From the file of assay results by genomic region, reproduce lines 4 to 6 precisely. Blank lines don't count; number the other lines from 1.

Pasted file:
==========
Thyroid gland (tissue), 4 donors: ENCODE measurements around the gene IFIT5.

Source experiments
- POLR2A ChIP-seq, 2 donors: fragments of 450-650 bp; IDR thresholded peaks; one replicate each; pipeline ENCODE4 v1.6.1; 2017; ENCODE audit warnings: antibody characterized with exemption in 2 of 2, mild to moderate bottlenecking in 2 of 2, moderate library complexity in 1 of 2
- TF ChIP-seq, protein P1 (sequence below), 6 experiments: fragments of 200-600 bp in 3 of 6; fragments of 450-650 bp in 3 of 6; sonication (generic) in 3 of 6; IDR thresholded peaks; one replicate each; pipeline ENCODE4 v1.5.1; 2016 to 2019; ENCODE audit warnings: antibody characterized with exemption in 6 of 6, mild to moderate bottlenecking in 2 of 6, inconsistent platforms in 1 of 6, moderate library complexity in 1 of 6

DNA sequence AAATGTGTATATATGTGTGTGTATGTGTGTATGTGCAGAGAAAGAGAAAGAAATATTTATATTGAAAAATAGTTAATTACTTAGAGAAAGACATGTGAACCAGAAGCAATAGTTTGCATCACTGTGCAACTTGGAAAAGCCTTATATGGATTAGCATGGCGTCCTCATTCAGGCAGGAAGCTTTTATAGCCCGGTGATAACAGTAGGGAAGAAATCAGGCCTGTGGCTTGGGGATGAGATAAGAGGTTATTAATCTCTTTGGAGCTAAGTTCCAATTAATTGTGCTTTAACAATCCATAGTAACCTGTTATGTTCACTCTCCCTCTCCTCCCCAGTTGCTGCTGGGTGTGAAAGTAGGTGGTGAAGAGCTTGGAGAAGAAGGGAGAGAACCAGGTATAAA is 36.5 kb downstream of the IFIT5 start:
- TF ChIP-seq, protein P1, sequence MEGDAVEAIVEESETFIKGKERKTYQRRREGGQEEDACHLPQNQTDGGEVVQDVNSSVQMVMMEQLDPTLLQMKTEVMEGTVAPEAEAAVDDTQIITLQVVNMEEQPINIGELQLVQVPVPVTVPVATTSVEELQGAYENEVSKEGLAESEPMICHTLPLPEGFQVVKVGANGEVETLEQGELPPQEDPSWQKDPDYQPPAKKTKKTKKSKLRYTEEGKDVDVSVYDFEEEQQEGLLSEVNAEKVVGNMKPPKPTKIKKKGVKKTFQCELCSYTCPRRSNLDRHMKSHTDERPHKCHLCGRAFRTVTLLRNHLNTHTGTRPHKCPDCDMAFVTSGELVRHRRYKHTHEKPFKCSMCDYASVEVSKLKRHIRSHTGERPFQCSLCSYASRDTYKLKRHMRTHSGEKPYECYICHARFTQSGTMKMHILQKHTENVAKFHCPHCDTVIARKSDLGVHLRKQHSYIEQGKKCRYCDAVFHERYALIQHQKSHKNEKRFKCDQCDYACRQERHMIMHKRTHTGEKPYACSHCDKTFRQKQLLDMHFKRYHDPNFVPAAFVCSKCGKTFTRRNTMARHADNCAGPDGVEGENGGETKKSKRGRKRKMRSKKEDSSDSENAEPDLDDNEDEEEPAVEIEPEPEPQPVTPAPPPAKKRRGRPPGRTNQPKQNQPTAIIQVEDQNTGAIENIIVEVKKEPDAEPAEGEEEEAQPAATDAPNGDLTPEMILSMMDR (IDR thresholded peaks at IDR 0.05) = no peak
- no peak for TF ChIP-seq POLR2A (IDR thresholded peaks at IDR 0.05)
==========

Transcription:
- TF ChIP-seq, protein P1 (sequence below), 6 experiments: fragments of 200-600 bp in 3 of 6; fragments of 450-650 bp in 3 of 6; sonication (generic) in 3 of 6; IDR thresholded peaks; one replicate each; pipeline ENCODE4 v1.5.1; 2016 to 2019; ENCODE audit warnings: antibody characterized with exemption in 6 of 6, mild to moderate bottlenecking in 2 of 6, inconsistent platforms in 1 of 6, moderate library complexity in 1 of 6

DNA sequence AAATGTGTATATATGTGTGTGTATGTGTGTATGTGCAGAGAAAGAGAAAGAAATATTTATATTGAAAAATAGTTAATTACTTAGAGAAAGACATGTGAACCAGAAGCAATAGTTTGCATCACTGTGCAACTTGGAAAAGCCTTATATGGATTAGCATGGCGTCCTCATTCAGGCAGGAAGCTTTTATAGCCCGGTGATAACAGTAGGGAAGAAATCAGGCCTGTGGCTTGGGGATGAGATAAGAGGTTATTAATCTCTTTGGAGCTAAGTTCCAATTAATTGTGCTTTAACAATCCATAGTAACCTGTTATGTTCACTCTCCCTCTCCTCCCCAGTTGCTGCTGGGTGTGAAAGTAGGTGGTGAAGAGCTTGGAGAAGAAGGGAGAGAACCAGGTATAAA is 36.5 kb downstream of the IFIT5 start:
- TF ChIP-seq, protein P1, sequence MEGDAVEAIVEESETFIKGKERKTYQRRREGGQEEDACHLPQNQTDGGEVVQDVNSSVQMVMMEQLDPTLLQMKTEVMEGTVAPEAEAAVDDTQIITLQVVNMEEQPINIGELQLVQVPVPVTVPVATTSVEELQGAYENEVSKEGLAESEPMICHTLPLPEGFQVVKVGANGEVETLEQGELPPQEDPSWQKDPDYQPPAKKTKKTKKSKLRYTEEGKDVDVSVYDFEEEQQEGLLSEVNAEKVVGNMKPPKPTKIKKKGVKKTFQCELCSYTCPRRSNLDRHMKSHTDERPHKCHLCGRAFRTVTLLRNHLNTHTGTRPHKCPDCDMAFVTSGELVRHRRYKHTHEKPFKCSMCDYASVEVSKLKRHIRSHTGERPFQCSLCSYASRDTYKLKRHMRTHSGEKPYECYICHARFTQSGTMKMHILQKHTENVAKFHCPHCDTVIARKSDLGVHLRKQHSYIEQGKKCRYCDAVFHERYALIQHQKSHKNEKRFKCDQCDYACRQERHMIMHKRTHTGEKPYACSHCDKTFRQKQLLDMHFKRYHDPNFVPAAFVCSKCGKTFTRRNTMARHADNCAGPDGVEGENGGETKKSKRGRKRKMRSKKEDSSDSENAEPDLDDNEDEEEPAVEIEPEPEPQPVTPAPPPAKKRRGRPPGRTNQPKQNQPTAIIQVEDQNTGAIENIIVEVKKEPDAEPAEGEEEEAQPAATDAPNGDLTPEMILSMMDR (IDR thresholded peaks at IDR 0.05) = no peak